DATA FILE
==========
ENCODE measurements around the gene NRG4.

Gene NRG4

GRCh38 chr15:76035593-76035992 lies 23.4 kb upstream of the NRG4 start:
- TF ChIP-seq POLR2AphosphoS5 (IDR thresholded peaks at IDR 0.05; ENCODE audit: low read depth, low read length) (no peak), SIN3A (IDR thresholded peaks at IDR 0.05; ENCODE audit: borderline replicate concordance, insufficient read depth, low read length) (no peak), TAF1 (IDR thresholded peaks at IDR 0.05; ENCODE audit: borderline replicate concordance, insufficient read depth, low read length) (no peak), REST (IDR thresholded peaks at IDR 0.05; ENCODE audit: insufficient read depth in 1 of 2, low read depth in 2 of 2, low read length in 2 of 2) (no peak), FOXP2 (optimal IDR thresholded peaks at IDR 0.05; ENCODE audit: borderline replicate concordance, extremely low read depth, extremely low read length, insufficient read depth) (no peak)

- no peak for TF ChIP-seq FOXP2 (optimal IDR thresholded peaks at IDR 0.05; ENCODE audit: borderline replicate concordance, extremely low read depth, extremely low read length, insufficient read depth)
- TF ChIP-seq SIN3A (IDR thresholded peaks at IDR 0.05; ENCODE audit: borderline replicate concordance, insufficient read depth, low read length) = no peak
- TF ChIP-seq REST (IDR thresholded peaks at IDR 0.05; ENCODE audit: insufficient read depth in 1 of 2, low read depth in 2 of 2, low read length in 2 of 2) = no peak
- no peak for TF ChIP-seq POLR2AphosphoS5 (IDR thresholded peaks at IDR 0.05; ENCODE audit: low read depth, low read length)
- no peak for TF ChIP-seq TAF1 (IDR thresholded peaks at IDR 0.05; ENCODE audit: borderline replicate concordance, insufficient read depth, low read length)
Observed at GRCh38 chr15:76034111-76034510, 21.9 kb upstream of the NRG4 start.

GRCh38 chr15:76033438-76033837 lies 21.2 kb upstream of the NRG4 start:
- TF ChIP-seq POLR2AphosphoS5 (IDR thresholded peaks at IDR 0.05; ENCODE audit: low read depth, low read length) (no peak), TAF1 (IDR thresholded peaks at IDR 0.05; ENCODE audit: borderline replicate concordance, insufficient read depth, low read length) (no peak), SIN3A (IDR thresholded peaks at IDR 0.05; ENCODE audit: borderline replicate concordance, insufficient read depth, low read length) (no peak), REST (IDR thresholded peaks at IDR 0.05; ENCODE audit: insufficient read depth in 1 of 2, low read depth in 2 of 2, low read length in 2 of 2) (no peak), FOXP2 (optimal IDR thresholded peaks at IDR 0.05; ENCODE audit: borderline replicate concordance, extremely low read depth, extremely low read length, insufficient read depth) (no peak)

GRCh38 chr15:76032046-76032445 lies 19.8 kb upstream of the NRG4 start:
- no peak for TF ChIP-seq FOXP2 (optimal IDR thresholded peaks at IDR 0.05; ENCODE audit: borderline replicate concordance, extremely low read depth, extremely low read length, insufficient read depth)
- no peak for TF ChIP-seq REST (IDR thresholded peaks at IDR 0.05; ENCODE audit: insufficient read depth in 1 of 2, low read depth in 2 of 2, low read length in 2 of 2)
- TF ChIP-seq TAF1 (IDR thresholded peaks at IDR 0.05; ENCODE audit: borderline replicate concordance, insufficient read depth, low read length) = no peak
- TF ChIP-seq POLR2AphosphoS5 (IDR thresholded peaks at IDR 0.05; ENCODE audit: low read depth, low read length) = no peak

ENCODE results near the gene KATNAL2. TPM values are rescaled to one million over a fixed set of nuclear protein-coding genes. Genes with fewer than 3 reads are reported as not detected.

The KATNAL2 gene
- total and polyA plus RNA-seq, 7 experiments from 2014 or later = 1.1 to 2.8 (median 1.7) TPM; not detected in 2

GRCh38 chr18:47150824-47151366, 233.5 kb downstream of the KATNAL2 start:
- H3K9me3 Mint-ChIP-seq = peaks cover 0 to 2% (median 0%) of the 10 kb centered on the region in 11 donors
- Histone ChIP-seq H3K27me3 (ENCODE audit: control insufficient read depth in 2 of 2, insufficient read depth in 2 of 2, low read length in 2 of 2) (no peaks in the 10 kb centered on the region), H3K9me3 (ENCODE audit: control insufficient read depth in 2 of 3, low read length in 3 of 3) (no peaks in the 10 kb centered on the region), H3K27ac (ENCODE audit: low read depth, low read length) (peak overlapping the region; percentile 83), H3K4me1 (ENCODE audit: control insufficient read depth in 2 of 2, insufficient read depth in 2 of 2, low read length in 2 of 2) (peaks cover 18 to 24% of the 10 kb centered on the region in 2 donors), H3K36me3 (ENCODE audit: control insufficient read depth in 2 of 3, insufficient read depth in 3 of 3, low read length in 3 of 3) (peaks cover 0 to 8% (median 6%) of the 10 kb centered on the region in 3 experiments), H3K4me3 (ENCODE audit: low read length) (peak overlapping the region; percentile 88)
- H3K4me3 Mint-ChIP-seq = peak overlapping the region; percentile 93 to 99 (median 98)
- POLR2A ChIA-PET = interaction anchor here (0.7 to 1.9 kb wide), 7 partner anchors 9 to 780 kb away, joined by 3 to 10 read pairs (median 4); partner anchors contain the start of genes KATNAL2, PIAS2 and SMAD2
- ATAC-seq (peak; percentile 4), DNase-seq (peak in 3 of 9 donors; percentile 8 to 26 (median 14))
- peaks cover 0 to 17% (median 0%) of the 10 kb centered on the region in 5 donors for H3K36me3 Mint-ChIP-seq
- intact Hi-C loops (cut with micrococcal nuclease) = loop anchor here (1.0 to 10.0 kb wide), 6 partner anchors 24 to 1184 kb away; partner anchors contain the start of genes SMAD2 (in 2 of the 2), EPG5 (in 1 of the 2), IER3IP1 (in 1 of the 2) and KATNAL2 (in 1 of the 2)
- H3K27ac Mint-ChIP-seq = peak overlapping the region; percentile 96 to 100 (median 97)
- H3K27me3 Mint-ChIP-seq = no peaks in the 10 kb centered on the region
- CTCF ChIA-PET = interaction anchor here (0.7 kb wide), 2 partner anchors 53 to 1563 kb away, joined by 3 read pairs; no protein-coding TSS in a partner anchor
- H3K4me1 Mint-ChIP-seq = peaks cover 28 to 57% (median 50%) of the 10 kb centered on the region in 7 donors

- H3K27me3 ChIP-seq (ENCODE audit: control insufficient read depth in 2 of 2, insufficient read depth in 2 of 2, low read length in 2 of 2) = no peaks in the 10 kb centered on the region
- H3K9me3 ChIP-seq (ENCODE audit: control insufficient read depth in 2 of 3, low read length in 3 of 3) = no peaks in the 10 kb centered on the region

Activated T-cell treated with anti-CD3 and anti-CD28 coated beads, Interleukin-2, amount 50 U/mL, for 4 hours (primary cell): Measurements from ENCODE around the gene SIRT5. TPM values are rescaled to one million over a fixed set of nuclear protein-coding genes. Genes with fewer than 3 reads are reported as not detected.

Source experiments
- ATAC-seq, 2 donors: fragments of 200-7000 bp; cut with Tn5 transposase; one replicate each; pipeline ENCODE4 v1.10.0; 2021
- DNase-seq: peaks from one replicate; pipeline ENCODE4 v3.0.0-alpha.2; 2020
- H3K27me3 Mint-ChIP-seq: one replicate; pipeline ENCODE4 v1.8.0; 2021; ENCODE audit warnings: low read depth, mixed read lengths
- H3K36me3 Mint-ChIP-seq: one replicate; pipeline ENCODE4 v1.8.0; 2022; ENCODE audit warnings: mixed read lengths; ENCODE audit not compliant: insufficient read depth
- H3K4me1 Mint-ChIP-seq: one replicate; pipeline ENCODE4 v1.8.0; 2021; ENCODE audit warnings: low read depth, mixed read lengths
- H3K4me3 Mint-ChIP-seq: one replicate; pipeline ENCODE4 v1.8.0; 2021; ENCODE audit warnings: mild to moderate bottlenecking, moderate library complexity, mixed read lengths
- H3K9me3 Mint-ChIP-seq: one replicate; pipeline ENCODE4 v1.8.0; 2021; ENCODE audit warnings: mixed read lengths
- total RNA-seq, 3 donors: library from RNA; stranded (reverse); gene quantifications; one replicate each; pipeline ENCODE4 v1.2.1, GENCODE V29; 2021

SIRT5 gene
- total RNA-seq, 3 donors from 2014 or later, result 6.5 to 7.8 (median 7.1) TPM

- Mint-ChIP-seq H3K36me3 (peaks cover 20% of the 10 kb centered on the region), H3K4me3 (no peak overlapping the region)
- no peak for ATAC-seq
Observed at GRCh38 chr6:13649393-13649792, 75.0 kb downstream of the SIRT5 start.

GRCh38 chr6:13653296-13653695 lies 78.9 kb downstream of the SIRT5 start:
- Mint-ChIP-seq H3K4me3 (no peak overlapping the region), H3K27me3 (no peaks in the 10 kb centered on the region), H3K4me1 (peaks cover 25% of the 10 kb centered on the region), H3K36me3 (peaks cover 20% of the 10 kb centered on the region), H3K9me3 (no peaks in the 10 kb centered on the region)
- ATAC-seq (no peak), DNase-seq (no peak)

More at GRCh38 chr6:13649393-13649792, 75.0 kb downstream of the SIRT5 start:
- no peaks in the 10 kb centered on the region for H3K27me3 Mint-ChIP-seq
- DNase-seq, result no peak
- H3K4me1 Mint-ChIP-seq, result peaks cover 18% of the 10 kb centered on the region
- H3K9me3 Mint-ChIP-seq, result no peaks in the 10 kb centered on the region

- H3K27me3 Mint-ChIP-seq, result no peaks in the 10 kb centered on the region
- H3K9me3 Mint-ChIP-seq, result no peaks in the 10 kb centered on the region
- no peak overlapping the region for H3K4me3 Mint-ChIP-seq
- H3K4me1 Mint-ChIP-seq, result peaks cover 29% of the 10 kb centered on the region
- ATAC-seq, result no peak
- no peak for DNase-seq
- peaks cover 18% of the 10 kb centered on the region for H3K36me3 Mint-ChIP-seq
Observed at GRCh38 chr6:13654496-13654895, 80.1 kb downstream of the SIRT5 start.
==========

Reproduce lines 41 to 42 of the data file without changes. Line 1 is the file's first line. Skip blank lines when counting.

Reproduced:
- H3K4me1 Mint-ChIP-seq: one replicate; pipeline ENCODE4 v1.8.0; 2021; ENCODE audit warnings: low read depth, mixed read lengths
- H3K4me3 Mint-ChIP-seq: one replicate; pipeline ENCODE4 v1.8.0; 2021; ENCODE audit warnings: mild to moderate bottlenecking, moderate library complexity, mixed read lengths